A Love Letter to My Brain With Cerebral Palsy #rwanda #RwOT #AdvanceHBDPawanKalyan

Dear Brain,

I know it’s ironic that I’m using you to type this, whilst also addressing you directly. But please, just roll with it! We have 24 years of history to unpack here, and since it’s Disability Awareness Month, it feels prudent to have this heart-to-heart (or brain-to-brain) at this time.

My relationship with you is a complicated one. On one level, you keep me alive each and every second of the day and I literally couldn’t be writing this letter without you. On another level, you make my life unnecessarily complicated due to having cerebral palsy, and that’s not really that helpful of you, if I’m honest.

Having spastic diplegia means many things for me. Sometimes, it means I walk with a limp and at a much slower pace than others. Other times, it means I can’t walk at all due to pain and/or exhaustion after participating in very little activity, if any. Brain, your damaged parts are the reason why I have cerebral palsy. That has been the source of a lot of my resentment for you over the course of my life up until this point. I have resented you for the pain, the lack of energy, the isolation from my peers, my limitations throughout my academic life, and a plethora of other unpleasant factors and experiences.

A banner promoting The Mighty's new Our CP Journey group on The Mighty mobile app. Click to join.

However, despite all of this, this letter isn’t inspired by resentment — it’s inspired by love. Brain, you’ve caused me a lot of grief in the time I’ve spent with you, but you’ve also given me a lot of reasons to love you immeasurably.

It’s because of you that my heart — your fellow organ — is so big! Having cerebral palsy has given me a view of the world that few others have. From this perspective, I have learned to see all people as equals, regardless of who they are. I believe I hold less judgment towards others because of my disability, and that it has taught me to see the value in all humans, with no specific focus on physical or intellectual capabilities.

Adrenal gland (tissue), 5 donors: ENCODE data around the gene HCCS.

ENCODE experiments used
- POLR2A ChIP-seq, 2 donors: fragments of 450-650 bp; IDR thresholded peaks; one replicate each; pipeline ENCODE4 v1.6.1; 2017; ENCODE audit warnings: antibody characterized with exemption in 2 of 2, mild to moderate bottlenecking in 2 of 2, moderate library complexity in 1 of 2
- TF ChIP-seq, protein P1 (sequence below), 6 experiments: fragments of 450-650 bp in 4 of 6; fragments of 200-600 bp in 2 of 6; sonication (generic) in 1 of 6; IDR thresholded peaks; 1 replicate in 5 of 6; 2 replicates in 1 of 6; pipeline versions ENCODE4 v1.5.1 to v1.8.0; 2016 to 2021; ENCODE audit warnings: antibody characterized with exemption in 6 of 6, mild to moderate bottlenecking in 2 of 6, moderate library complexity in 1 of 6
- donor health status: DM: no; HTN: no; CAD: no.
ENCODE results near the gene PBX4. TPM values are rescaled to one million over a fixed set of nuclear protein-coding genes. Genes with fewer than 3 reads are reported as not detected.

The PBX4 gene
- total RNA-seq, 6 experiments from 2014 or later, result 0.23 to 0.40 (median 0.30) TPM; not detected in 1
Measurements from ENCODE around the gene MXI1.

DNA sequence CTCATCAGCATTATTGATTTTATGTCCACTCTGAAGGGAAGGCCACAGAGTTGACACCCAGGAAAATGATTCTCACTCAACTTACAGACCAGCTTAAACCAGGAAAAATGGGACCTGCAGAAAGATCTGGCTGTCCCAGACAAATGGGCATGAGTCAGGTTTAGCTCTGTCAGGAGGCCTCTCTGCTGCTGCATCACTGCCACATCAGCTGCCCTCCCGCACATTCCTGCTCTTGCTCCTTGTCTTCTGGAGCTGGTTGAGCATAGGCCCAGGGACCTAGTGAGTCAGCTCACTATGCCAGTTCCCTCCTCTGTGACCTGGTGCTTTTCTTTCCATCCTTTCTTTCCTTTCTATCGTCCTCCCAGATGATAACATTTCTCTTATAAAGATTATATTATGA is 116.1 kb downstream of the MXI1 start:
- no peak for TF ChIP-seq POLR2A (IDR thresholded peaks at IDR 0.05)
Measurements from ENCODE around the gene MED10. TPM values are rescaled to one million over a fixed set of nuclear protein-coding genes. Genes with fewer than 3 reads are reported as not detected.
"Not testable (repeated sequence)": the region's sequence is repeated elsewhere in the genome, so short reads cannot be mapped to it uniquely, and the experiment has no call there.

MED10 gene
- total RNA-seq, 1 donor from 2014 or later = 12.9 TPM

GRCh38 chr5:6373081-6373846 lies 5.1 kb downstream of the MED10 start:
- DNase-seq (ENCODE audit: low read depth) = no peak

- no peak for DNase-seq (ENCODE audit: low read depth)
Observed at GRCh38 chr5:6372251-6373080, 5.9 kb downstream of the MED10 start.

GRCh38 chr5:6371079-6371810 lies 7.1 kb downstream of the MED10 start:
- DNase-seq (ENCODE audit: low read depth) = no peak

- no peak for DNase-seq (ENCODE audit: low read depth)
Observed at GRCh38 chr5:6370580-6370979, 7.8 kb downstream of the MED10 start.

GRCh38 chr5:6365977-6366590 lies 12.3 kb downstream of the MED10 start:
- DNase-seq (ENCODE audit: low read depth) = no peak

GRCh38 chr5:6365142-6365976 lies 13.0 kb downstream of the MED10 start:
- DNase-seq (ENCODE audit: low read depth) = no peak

You have also given me perseverance. When I was little, my parents were told the chances of me learning to walk were not guaranteed due to the nature of my disability. My fight to secure the skill of walking (with the support of my wonderful parents!) was made possible because you’ve never given up on this body of ours. For you, no hurdle is too big or too complicated to circumvent. After every knock-down, you pick me up and give me new ideas on how to face the challenges life seems so fond of throwing at me. Because of your flaws, I have learned to put my strongest foot forward during every trial.

Although you’re not in the best condition physically, your mental capabilities are what give me strength! It’s with you that I hope to change the world one day, and that could only be possible because of your tenacity. Your ability to organize words has proven to be my greatest skill: the skill I hope to use in order to improve the lives of others.

Finally, I am most grateful for what your uniqueness has given to my family. I stand in strength and solidarity with them because of you. The pain I have endured on my journey with you is a pain we have felt as a collective. Those pains brought me closer to my parents and siblings, especially my older brother, whose brain has given him many more mountains to climb than you’ve ever given me.

Brain, from the bottom of my heart, I thank you for keeping me alive, and for making me who I am today.


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